Restaurant Review: Food Review
Culinary experimentalists will appreciate this mischievous take on Americana
Reviewed by Rachel Feit, Fri., Sept. 2, 2011
Mon.-Thu., 11am-9pm; Fri., 11am-10pm; Sat., noon-10pm; Sun., 4-9pm
Roll On Sushi Diner5350 Burnet Rd. #2, 454-7655
Monday-Saturday, 11am-2:30pm & 5-9pm
There's no doubt things are happening on Burnet Road these days. As we reported a few weeks ago and earlier this summer (Aug. 5 and June 17 issues), there's a bumper crop of new dining options, with more in cultivation. One of the newest additions to Burnet Road's culinary parade is Roll On Sushi Diner, which opened in August on the ground floor of the new AMLI development near North Loop.
Brothers Chip and Chad Reed have adapted the Japanese sushi concept and hybridized it to include a global tour of tastes. The result is a fast-food-style sushi bar with what they call Austin flair. The first thing you notice about Roll On is the bar, which occupies almost the entire restaurant space. This makes dining in appealing for solos and parties of two, but larger groups will no doubt fare better someplace with proper tables. Event dining is clearly not where Roll On is aiming; this concept-driven cafe seems custom-designed for quick bites and takeout. The bright-red counter tops, white penny tile accents, and lime-green wall trim signal playfulness. It's a playfulness that spills over to the menu, which is practically a culinary romper room. Think Torchy's Tacos dressed up as sushi.
Anyone up for a chicken-fried steak roll? For those craving sushi, the Cholesta Roll ($5.95) may sound unappealing, but culinary experimentalists will appreciate the mischievous take on Americana. It is mashed potatoes, thinly sliced grilled steak, and crisp green beans all rolled up in a soy wrap, then deep fried. The whole thing is sliced maki-style and presented over bacony cream gravy. I sampled this (I admit a little reluctantly) at Roll On's preopening party in early August, and I was frankly delighted by how tasty it was. Others who have tried it agree, and it has already become one of Roll On's most popular dishes. On another occasion I was equally pleased with the Rolltalian Stallion ($5.95), a rice paper roll stuffed with summery tomatoes, fresh mozzarella, basil, and lettuce, all drizzled with balsamic vinaigrette. It's basically a Caprese salad all rolled up and portable.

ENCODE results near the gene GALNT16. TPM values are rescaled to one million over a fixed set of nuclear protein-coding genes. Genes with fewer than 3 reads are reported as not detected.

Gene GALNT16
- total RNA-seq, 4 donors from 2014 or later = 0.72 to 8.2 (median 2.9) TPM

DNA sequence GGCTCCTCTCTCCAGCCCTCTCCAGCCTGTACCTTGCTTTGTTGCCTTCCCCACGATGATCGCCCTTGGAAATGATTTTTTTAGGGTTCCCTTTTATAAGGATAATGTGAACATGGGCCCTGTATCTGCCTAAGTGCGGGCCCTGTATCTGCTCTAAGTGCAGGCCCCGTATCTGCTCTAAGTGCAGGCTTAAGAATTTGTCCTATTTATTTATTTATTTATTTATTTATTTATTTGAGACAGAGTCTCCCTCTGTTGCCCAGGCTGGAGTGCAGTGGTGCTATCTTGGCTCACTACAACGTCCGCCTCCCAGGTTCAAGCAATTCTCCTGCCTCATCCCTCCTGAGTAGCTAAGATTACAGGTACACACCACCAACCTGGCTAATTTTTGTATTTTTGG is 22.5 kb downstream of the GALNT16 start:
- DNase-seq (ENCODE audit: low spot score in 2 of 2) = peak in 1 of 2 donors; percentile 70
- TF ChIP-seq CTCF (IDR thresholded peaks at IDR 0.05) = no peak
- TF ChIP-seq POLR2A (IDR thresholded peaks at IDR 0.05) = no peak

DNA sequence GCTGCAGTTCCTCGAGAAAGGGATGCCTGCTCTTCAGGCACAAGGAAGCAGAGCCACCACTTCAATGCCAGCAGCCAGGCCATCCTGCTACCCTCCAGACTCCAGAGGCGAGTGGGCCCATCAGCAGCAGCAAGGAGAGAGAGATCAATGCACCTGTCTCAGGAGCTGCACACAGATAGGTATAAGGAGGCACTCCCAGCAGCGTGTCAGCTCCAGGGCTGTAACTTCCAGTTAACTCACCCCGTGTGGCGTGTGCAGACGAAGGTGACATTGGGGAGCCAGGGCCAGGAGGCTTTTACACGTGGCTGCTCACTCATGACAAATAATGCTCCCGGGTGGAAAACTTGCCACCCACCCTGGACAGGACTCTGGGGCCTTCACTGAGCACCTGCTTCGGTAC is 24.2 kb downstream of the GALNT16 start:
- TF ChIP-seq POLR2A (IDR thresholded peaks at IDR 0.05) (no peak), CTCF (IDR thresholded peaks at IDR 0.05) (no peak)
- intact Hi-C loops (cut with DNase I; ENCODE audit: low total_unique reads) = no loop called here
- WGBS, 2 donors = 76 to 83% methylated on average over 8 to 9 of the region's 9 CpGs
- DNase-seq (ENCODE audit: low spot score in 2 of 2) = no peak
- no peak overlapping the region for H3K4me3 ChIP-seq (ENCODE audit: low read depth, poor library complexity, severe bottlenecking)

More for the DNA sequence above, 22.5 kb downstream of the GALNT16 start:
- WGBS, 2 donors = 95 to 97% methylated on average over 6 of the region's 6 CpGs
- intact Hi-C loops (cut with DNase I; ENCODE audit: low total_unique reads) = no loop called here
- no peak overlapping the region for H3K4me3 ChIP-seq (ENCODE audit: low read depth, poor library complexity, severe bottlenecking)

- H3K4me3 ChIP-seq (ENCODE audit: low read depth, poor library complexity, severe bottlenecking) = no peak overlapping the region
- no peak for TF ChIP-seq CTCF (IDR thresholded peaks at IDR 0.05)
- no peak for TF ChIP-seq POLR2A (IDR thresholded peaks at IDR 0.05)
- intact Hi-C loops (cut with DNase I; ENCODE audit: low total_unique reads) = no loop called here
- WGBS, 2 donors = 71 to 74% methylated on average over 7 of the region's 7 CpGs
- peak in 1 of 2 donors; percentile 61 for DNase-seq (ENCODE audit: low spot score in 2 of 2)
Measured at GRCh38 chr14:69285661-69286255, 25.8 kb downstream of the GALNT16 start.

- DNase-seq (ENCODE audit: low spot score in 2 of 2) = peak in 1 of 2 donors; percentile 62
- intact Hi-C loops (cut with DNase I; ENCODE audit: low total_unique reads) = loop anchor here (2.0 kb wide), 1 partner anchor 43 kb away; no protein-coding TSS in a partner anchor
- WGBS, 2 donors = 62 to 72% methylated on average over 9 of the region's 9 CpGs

Next stop: the Elvis Roll ($5.95), an intrepid amalgam of deep-fried peanut butter, banana, and bacon paired with chocolate sauce, which I confess I'm still gathering my courage to try.
Traditionalists, fear not. There are plenty of conventional maki options here. Plain ol' salmon ($3.95), cucumber ($3.95), tuna ($4.95), and California rolls ($3.95) are still on the menu, but these are not Roll On's real focus. Instead, expect to sample sushi themes with a small twist. The Guaca-rolly ($6.95) is a good example. This dish rolls up spiced tuna and tempura shrimp with lime guacamole over a fan of spicy mayonnaise. It's fresh and flavorful, though I thought the too-small portion of mayonnaise got a little lost in the mix. Riffing on a similar theme, the Beefy Texan Bowl ($.6.95) does a makeover on a traditional rice bowl. Smoked beef brisket over rice, served with wasabi coleslaw, avocado, nori, and spicy mayonnaise. The pairing of smoked meat with a delicate horseradish-laced slaw really works. But the cook who prepared our bowl forgot the avocado and the nori flakes.
There are still a few kinks to iron out in terms of predictability at Roll On. The dishes described on the menu don't always match the food on the plate, and I get the sense the kitchen staff is still experimenting with what sells and what doesn't; thisis to be expected at a new restaurant. Inconsistency aside, I suspect iconoclastic dishes like the Cholesta Roll are destined to become Austin classics.